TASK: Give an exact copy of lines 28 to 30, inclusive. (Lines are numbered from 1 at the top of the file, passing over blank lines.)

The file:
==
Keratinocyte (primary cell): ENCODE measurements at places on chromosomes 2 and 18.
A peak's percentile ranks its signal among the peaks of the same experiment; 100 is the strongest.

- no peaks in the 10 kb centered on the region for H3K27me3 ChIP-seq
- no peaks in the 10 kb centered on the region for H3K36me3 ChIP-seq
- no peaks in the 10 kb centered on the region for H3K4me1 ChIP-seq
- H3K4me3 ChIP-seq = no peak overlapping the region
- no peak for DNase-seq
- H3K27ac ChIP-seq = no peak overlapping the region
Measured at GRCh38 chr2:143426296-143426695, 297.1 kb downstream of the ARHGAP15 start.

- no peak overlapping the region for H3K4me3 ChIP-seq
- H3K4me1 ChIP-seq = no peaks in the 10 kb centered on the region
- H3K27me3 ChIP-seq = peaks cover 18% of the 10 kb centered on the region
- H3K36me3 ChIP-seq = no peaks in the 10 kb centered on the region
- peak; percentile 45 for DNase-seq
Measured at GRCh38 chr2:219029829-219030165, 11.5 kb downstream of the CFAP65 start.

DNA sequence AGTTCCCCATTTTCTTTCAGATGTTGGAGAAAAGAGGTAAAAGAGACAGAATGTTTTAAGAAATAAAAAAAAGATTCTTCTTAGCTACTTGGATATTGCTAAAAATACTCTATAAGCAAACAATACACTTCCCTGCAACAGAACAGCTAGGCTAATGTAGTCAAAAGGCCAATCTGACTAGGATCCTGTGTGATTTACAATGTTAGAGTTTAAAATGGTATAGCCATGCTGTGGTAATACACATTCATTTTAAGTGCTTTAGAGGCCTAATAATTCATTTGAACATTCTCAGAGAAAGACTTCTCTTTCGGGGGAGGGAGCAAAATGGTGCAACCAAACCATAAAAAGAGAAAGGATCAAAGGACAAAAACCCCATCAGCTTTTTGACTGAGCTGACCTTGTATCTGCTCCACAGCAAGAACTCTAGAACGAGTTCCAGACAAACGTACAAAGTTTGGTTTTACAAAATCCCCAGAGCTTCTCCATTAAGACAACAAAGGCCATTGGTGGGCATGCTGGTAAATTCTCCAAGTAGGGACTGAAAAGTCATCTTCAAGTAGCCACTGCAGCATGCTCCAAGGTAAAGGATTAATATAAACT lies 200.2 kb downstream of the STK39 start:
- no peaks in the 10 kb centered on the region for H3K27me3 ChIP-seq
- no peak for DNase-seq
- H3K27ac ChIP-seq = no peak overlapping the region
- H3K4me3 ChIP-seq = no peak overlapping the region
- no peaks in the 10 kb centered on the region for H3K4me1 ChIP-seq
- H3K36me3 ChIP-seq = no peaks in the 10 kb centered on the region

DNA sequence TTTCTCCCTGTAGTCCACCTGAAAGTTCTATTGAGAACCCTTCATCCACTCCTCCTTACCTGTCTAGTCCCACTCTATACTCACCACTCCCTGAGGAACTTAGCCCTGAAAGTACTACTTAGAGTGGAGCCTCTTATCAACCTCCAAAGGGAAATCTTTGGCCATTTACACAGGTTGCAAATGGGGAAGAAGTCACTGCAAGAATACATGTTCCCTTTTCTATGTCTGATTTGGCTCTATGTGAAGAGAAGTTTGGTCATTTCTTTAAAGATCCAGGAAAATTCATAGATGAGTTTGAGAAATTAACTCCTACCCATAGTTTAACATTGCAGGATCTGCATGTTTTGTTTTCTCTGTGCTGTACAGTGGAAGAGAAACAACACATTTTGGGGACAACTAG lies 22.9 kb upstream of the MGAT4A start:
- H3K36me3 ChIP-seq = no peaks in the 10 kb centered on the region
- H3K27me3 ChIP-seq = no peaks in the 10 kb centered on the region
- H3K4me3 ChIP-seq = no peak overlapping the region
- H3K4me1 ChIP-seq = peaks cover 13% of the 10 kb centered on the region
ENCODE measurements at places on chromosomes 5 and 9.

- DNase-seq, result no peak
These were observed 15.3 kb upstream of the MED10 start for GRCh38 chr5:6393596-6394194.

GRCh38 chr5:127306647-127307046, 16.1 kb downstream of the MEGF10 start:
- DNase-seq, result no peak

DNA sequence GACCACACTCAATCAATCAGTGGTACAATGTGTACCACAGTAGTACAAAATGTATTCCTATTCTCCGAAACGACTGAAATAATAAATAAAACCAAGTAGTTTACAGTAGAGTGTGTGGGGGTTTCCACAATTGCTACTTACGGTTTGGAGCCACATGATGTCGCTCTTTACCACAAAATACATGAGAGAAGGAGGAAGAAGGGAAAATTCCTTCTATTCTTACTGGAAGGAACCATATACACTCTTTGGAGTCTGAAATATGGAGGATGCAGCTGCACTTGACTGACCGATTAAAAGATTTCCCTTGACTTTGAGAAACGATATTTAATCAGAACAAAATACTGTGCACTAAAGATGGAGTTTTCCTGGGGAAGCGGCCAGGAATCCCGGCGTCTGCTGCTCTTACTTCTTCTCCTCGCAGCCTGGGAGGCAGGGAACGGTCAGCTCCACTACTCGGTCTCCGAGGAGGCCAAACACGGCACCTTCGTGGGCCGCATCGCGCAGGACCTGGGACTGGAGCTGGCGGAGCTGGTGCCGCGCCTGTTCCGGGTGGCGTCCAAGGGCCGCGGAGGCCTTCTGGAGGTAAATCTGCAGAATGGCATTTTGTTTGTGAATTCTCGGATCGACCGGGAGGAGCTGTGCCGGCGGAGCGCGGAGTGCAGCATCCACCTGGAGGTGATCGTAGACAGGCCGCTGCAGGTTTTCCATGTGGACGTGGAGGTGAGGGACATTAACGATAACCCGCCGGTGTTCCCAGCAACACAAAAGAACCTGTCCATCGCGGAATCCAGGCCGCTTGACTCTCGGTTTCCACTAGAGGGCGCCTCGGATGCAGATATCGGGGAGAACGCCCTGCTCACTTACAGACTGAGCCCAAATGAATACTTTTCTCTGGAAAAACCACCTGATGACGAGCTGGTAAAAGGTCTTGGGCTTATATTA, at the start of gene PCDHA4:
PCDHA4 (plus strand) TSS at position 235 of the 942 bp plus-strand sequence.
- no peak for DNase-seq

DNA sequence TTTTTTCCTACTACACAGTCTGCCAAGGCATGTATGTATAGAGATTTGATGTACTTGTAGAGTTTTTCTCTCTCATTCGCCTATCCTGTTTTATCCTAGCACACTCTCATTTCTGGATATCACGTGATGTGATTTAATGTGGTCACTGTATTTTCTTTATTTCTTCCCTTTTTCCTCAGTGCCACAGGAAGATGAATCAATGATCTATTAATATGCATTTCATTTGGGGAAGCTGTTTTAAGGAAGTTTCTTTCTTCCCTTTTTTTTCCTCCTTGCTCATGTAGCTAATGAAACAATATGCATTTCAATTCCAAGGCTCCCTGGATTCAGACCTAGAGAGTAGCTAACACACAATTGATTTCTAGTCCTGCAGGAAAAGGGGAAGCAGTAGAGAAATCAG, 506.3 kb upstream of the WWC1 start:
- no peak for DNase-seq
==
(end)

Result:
ENCODE measurements at places on chromosomes 5 and 9.

- DNase-seq, result no peak
These were observed 15.3 kb upstream of the MED10 start for GRCh38 chr5:6393596-6394194.